Coffee is an extremely popular beverage even though bitterness is a prominent element of its flavor profile. But why is coffee bitter? And why do people still enjoy it? This article will investigate what aspects of coffee and its preparation give it a bitter taste, and even show you how to give your coffee the perfect bitterness balance.

Bitterness in the Beans

Coffee naturally has a bitter taste to it. And for many coffee lovers, the bitterness of coffee is a desirable part of its flavor profile. In fact, research has shown that people who are more sensitive to bitter flavors gravitate more toward drinking coffee.


One main reason that coffee tastes bitter is the presence of caffeine. Since caffeine also causes coffee cravings for many people, it is no wonder that frequent coffee drinkers appreciate bitterness in their beverages. 

People often build positive associations between this bitter flavor and the burst of energy that drinking coffee provides.

Post-Harvest Bitterness

Caffeine isn’t the only thing that makes coffee taste bitter. Much of coffee’s bitterness is caused by cholorogenic acid lactones and phenylindanes, both of which are a product of roasting coffee beans. 

The more strongly roasted the coffee beans are, the harsher the notes of bitterness in the coffee’s flavor.

Are you Brewing Bitterness?

While bitter flavors are part of coffee and coffee roasting, there are many elements of your coffee’s flavor that are in your control when you are attentive to your brewing process. 

As with any culinary art celebrated for the finesse of its preparation processes, the best cup of coffee is carefully prepared to bring out the right balance of all its flavors, including bitterness, sourness, acidity, and sweetness.

If you are battling bitterness in your homebrew, there are several steps of your brewing process that you can investigate and adjust:


As mentioned above, much of coffee’s bitterness is part of the beans before they even reach you, and the roasting process can have a big effect on bitterness. It is important to invest in quality beans if you want the best flavors coffee has to offer.


Leaving your grinds to brew for too long can lead to increased extraction and stronger, more bitter tasting coffee. Make sure you are brewing for the correct amount of time given your desired brewing method.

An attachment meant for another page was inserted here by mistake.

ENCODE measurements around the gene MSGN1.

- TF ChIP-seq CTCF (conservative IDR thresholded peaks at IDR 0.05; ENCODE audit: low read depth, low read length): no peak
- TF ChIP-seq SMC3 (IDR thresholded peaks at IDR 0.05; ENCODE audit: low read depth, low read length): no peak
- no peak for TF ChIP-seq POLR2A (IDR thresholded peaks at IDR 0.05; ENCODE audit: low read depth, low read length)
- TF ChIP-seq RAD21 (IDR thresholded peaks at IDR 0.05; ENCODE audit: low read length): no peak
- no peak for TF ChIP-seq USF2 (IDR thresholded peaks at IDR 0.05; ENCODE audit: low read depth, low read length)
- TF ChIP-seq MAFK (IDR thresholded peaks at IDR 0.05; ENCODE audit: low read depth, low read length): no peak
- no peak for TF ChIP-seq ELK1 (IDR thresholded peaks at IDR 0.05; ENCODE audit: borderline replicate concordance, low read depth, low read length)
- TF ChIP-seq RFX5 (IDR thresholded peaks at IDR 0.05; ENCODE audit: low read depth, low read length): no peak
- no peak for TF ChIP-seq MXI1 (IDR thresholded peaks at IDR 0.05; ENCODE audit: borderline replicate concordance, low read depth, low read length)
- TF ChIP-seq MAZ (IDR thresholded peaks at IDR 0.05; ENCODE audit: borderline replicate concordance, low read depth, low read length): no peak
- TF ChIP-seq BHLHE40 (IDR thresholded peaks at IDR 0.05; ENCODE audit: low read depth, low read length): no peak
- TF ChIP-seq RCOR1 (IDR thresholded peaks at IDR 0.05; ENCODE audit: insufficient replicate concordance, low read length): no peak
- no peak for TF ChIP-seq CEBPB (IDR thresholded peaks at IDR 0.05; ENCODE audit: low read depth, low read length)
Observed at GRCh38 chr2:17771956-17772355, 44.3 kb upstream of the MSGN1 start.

Many people do not carefully consider the temperature of the water used to brew their coffee, but this can be very important for achieving the desired flavors from your roast. 

The hotter the water, the more efficient extraction will be. Temperatures just below boiling, (ideally 90-95 degrees Celsius,) are ideal for brewing coffee.


Your ratio of coffee to hot water can also have a big impact on your coffee’s flavor. While too little grinds can leave your coffee tasting watery and bland, the opposite is also true. Too many grinds can give too much bitterness to your brew.

You can check the specifics of your coffee machine or other brewing methods, but a good general rule of thumb is to use two tablespoons of ground coffee per six ounces of hot water.


A smaller grind size has more surface area, meaning that more flavor will be extracted from the same amount of coffee beans than when using a larger grind size. Make sure you are using the proper grind size for your brewing method, so you don’t get more flavor than you bargained for.


One factor that can cause bitterness in your coffee is unclean brewing equipment. If there are any leftover grounds stuck in the workings, they may affect the flavor of your freshly brewed cups, so it is important to clean your equipment well after every use.

Add Salt

For an unconventional option, one food scientist suggests that adding a bit of salt to your coffee will diminish bitterness and leave you with a well-rounded flavor profile. This is because salt binds to the taste receptors on your tongue that detect bitterness, allowing it to block your perception of it.

Making Bitterness Better

Controlling bitterness in your coffee is a delicate balance of many factors, but in the end, the right amount is entirely up to you! Personal taste should be your main guideline for how to make coffee that you find enjoyable.

Try out some of our tips if you want to adjust the bitterness of your brew, and if it’s quality beans you need, look no further than Red Cliff Coffee. And make sure to comment below and let us know how much bitterness you like in your coffee.